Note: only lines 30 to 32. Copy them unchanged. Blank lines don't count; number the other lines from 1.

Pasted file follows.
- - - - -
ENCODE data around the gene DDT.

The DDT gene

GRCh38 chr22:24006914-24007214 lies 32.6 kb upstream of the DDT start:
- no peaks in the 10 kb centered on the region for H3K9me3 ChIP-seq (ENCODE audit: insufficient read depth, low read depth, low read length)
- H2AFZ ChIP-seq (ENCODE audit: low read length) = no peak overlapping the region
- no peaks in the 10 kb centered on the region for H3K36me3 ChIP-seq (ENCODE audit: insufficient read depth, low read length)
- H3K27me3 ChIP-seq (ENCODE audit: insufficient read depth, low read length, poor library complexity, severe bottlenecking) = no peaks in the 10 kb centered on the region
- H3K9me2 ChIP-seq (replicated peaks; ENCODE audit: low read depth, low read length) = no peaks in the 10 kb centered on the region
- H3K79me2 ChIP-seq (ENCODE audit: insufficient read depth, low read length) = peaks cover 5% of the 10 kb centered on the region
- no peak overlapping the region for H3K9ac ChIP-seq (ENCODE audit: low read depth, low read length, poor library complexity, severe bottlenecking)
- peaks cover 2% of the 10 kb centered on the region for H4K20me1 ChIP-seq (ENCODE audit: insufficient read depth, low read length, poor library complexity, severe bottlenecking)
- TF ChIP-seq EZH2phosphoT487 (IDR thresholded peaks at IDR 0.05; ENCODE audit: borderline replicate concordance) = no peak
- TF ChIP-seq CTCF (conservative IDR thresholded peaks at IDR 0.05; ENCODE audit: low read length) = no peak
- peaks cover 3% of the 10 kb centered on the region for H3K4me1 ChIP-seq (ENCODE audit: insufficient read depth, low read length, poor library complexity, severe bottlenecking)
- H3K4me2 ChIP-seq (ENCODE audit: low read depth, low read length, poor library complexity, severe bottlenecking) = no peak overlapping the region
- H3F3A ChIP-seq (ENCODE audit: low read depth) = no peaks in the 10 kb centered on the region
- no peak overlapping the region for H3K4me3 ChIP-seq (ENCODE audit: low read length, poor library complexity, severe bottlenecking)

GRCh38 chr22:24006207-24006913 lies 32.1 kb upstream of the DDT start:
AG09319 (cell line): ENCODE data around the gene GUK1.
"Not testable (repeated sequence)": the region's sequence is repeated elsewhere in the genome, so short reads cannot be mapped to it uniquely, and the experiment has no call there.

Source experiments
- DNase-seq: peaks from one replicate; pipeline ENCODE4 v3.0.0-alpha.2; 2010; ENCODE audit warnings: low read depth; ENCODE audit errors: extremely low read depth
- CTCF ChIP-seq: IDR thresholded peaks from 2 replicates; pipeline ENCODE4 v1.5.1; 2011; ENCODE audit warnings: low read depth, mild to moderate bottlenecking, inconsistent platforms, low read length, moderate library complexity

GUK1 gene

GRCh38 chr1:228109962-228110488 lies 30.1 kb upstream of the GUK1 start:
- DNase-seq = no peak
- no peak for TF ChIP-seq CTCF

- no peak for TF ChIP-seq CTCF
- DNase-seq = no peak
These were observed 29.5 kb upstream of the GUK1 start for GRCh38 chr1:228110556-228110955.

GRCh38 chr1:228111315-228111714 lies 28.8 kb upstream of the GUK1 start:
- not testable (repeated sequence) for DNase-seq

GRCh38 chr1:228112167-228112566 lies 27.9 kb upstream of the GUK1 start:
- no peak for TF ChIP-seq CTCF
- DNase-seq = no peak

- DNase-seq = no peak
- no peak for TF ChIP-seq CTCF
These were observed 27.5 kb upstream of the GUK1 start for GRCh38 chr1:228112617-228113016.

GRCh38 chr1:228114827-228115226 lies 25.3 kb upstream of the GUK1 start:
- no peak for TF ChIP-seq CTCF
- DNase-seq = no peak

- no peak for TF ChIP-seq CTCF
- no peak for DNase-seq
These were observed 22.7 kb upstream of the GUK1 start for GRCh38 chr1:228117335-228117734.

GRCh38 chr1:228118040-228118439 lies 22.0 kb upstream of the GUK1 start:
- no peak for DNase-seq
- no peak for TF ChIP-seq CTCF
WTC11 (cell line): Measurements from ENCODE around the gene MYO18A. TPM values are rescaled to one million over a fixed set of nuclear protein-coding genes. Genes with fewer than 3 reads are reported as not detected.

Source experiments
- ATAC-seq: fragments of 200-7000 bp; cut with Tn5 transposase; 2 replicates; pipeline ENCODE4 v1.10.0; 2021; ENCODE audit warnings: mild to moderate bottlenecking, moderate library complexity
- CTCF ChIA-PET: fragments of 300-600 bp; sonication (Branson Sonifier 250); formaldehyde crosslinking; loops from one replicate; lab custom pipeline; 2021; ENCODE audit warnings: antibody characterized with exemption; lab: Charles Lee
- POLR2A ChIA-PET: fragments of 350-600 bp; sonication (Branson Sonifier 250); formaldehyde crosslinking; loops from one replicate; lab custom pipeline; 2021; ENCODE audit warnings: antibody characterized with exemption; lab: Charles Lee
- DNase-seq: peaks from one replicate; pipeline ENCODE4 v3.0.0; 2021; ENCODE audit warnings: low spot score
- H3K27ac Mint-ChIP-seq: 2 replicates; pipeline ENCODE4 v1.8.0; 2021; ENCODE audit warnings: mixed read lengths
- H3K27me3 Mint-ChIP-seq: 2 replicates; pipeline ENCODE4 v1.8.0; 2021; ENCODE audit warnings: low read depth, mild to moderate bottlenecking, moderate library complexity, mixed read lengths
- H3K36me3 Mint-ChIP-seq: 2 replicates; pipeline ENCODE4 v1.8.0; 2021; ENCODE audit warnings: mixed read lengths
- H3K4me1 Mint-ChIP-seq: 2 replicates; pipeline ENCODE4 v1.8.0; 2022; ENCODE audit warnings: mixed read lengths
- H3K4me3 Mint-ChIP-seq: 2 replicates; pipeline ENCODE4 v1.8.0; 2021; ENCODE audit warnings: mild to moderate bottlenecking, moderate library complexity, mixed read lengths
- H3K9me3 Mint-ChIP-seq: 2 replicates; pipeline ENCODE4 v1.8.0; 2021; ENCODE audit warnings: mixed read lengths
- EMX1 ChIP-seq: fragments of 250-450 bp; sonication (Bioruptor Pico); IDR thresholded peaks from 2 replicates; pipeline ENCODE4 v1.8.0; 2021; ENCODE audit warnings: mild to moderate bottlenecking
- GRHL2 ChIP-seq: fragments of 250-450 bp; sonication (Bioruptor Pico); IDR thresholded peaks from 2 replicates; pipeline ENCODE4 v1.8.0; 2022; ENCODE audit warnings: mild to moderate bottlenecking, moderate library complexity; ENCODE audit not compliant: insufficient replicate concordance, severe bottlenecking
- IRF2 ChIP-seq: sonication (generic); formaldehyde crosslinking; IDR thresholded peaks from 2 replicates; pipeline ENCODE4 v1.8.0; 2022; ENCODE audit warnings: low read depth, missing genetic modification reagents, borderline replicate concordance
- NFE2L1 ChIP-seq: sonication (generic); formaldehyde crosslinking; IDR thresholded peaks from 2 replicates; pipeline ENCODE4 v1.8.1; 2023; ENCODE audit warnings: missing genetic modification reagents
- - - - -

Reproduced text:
These were observed 29.5 kb upstream of the GUK1 start for GRCh38 chr1:228110556-228110955.

GRCh38 chr1:228111315-228111714 lies 28.8 kb upstream of the GUK1 start:
- not testable (repeated sequence) for DNase-seq